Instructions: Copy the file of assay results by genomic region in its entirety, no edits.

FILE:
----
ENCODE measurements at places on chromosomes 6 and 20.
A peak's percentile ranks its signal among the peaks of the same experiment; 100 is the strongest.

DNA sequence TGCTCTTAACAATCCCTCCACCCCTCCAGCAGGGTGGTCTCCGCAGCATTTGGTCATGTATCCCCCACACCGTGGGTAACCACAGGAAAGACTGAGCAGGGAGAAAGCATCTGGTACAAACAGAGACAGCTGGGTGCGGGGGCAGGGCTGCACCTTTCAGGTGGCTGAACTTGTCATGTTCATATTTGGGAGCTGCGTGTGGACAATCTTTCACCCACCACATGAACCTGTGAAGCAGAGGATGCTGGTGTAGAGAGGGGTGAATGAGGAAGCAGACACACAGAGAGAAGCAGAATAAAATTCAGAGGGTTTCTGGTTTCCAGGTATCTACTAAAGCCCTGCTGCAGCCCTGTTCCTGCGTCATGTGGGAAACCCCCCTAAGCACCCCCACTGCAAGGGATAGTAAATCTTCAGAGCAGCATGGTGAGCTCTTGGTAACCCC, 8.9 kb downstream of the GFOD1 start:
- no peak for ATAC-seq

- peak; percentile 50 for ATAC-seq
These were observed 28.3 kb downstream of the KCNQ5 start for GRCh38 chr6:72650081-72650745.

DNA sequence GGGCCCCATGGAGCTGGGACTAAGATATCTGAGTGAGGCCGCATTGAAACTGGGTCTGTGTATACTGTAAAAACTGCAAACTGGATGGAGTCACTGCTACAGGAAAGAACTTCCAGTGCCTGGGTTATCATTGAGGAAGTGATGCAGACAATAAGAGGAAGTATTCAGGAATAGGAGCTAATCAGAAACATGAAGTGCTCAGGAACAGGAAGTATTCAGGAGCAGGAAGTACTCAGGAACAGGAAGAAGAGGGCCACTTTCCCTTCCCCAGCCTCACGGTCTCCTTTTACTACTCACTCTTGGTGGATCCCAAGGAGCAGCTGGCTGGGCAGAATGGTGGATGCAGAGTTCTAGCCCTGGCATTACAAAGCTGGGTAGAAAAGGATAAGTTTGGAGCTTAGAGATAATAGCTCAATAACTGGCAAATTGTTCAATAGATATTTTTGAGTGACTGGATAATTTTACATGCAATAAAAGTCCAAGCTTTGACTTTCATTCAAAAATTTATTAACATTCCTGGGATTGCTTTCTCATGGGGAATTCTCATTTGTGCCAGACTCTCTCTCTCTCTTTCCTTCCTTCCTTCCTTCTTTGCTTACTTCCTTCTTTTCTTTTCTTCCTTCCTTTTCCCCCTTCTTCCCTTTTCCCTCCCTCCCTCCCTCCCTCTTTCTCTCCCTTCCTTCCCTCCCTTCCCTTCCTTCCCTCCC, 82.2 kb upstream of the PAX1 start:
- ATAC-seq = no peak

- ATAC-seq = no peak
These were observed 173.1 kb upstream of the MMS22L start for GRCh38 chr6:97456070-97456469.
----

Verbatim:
ENCODE measurements at places on chromosomes 6 and 20.
A peak's percentile ranks its signal among the peaks of the same experiment; 100 is the strongest.

DNA sequence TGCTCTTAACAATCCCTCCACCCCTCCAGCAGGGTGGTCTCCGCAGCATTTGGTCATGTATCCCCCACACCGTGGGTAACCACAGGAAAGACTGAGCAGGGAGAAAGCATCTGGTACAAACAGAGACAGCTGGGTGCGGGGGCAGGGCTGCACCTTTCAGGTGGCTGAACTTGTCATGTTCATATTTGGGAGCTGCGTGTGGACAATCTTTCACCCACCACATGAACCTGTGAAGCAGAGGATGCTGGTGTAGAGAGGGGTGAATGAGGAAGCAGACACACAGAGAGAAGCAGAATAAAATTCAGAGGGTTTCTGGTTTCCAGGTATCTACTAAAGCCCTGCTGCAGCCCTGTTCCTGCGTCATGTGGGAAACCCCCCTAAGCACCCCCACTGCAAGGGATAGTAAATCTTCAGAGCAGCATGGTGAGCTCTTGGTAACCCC, 8.9 kb downstream of the GFOD1 start:
- no peak for ATAC-seq

- peak; percentile 50 for ATAC-seq
These were observed 28.3 kb downstream of the KCNQ5 start for GRCh38 chr6:72650081-72650745.

DNA sequence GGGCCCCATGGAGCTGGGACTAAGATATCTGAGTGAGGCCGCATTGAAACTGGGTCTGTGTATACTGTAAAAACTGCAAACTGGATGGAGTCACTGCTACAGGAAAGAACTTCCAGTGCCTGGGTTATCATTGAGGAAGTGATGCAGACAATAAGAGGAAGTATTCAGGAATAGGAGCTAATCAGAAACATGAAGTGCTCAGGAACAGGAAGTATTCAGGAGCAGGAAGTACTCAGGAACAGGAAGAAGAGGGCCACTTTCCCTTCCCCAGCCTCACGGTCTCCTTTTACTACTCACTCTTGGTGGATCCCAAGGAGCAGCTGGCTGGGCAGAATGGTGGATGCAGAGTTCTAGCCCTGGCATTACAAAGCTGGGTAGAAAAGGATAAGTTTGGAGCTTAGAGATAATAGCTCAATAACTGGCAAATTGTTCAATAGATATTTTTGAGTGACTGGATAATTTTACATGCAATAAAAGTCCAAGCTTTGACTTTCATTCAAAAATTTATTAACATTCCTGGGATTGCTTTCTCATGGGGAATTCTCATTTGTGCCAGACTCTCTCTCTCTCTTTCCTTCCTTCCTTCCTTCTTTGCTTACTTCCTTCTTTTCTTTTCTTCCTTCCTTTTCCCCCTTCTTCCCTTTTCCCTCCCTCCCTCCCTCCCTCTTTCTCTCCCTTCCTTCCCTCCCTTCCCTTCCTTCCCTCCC, 82.2 kb upstream of the PAX1 start:
- ATAC-seq = no peak

- ATAC-seq = no peak
These were observed 173.1 kb upstream of the MMS22L start for GRCh38 chr6:97456070-97456469.